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Restaurant analysts see industry headwinds in But some believe sales could improve starting this spring Jonathan Maze 1 Jan 06, Investors sure seem to be betting on a restaurant revival come Industry stocks since the election have increased more than 13 percent.
But analysts see a disconnect between those prices and reality. To be sure, this is not an industry consensus. Some analysts see improvement starting this spring as the industry starts lapping easier comparisons and the price gap with grocers narrows.
So far, predictions for sales in are modest. Fitch Ratings believes, for instance, that restaurant sales will slow this year, growing 4 percent, versus the 5 percent last year.
NPD Group, meanwhile, expects traffic will be flat this year, with a 2-percent decline at dine-in restaurants offsetting a 1-percent increase at quick-service concepts. Cowen Analyst Andrew Charles sees three headwinds the industry will face in Continued commodity deflation that will enable grocers to keep their prices low; various consumer spending pressures and an oversupply of restaurants.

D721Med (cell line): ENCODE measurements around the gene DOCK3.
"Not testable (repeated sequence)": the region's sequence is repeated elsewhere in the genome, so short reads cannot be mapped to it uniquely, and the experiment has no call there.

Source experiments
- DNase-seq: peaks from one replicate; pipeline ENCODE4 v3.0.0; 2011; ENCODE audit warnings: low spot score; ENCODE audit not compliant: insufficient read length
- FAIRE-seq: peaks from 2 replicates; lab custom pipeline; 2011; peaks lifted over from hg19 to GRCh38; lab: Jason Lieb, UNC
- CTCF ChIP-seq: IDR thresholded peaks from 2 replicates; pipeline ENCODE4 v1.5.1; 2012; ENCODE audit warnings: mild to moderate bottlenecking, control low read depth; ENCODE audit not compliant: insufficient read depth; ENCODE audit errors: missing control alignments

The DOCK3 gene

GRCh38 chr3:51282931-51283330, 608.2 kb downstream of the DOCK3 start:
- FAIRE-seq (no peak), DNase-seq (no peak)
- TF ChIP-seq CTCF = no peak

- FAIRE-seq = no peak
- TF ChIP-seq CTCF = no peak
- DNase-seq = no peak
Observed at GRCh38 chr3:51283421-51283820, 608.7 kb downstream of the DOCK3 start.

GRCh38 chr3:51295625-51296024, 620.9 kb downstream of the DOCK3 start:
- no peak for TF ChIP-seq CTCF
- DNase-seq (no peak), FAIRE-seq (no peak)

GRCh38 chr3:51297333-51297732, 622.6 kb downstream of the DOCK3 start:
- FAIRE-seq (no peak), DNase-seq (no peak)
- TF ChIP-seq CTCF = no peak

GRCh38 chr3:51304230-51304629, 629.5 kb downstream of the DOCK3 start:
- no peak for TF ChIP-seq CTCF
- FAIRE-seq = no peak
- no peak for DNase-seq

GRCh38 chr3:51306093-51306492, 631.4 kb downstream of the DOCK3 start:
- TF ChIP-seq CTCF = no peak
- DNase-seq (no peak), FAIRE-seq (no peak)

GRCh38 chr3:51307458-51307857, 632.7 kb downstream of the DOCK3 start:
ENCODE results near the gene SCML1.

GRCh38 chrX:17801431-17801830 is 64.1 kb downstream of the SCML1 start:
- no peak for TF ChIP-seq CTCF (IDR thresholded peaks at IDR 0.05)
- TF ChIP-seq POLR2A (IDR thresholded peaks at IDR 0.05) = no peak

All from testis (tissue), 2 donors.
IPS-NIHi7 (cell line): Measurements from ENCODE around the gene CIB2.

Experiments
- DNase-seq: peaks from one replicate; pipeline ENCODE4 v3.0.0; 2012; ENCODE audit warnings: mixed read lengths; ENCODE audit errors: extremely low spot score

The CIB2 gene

Many analysts consider the oversupply of restaurants to be a major factor in same-store sales weakness in The industry has been building units in recent years and adding jobs.
Commodity deflation is generally a good thing for the industry because lower prices for beef and other proteins can improve profitability. Yet last year that deflation enabled grocers to lower prices, and combined with rising prices at restaurants the result was the widest gap in inflation between the two major purveyors of food to consumers in years.
Senatore believes that gap was the primary reason for same-store sales weakness in Baird Analyst David Tarantino expects better industry demand, especially after the first quarter once the industry compares itself to weak sales the year before.
Tarantino believes the industry should then move through some of the headwinds that caused those problems. He also believes that tax reform under the Republican Congress and the Trump administration could provide a catalyst to generate sales this year.
Many analysts doubt that. He believes that same-store sales challenges persisted in the fourth quarter. He also believes that investments many brands are making, along with higher labor costs, could put pressure on profits. He cited high numbers from surveys on consumer confidence, coupled with weak sales at many restaurants and retailers.Consumer Trends How restaurants can better understand consumer behavior This is part of Nation Restaurant News' special coverage of the MUFSO conference, taking place Sept.
Oct. 1 at the.
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